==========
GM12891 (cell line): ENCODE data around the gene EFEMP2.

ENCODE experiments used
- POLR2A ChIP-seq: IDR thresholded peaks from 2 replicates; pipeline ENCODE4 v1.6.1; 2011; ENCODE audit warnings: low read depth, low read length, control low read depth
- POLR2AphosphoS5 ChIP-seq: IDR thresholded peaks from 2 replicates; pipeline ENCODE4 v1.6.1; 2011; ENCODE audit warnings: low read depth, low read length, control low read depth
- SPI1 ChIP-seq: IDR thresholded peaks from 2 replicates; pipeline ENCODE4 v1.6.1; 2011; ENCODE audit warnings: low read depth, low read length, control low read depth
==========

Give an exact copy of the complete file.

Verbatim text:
GM12891 (cell line): ENCODE data around the gene EFEMP2.

ENCODE experiments used
- POLR2A ChIP-seq: IDR thresholded peaks from 2 replicates; pipeline ENCODE4 v1.6.1; 2011; ENCODE audit warnings: low read depth, low read length, control low read depth
- POLR2AphosphoS5 ChIP-seq: IDR thresholded peaks from 2 replicates; pipeline ENCODE4 v1.6.1; 2011; ENCODE audit warnings: low read depth, low read length, control low read depth
- SPI1 ChIP-seq: IDR thresholded peaks from 2 replicates; pipeline ENCODE4 v1.6.1; 2011; ENCODE audit warnings: low read depth, low read length, control low read depth